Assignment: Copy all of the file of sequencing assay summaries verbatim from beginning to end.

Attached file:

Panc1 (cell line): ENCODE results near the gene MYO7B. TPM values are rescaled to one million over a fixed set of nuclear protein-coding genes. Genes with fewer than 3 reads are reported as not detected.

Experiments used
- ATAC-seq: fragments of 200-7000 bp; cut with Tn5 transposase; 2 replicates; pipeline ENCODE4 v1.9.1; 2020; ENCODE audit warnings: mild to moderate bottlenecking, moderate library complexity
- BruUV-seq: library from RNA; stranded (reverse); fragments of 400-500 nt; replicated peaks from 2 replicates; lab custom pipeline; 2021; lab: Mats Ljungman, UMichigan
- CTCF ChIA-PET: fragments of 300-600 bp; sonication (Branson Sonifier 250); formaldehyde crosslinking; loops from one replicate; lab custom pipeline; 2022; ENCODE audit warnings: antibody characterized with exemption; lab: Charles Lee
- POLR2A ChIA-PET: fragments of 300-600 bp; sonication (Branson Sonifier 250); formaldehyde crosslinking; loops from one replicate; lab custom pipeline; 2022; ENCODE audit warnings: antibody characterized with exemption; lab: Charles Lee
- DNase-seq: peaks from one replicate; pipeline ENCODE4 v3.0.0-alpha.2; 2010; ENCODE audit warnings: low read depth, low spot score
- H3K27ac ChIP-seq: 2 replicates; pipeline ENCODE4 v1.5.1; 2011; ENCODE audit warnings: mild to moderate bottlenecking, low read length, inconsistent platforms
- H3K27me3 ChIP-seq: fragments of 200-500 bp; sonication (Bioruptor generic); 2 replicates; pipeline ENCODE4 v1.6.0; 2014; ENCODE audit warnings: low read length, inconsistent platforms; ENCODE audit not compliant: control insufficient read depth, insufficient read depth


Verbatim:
Panc1 (cell line): ENCODE results near the gene MYO7B. TPM values are rescaled to one million over a fixed set of nuclear protein-coding genes. Genes with fewer than 3 reads are reported as not detected.

Experiments used
- ATAC-seq: fragments of 200-7000 bp; cut with Tn5 transposase; 2 replicates; pipeline ENCODE4 v1.9.1; 2020; ENCODE audit warnings: mild to moderate bottlenecking, moderate library complexity
- BruUV-seq: library from RNA; stranded (reverse); fragments of 400-500 nt; replicated peaks from 2 replicates; lab custom pipeline; 2021; lab: Mats Ljungman, UMichigan
- CTCF ChIA-PET: fragments of 300-600 bp; sonication (Branson Sonifier 250); formaldehyde crosslinking; loops from one replicate; lab custom pipeline; 2022; ENCODE audit warnings: antibody characterized with exemption; lab: Charles Lee
- POLR2A ChIA-PET: fragments of 300-600 bp; sonication (Branson Sonifier 250); formaldehyde crosslinking; loops from one replicate; lab custom pipeline; 2022; ENCODE audit warnings: antibody characterized with exemption; lab: Charles Lee
- DNase-seq: peaks from one replicate; pipeline ENCODE4 v3.0.0-alpha.2; 2010; ENCODE audit warnings: low read depth, low spot score
- H3K27ac ChIP-seq: 2 replicates; pipeline ENCODE4 v1.5.1; 2011; ENCODE audit warnings: mild to moderate bottlenecking, low read length, inconsistent platforms
- H3K27me3 ChIP-seq: fragments of 200-500 bp; sonication (Bioruptor generic); 2 replicates; pipeline ENCODE4 v1.6.0; 2014; ENCODE audit warnings: low read length, inconsistent platforms; ENCODE audit not compliant: control insufficient read depth, insufficient read depth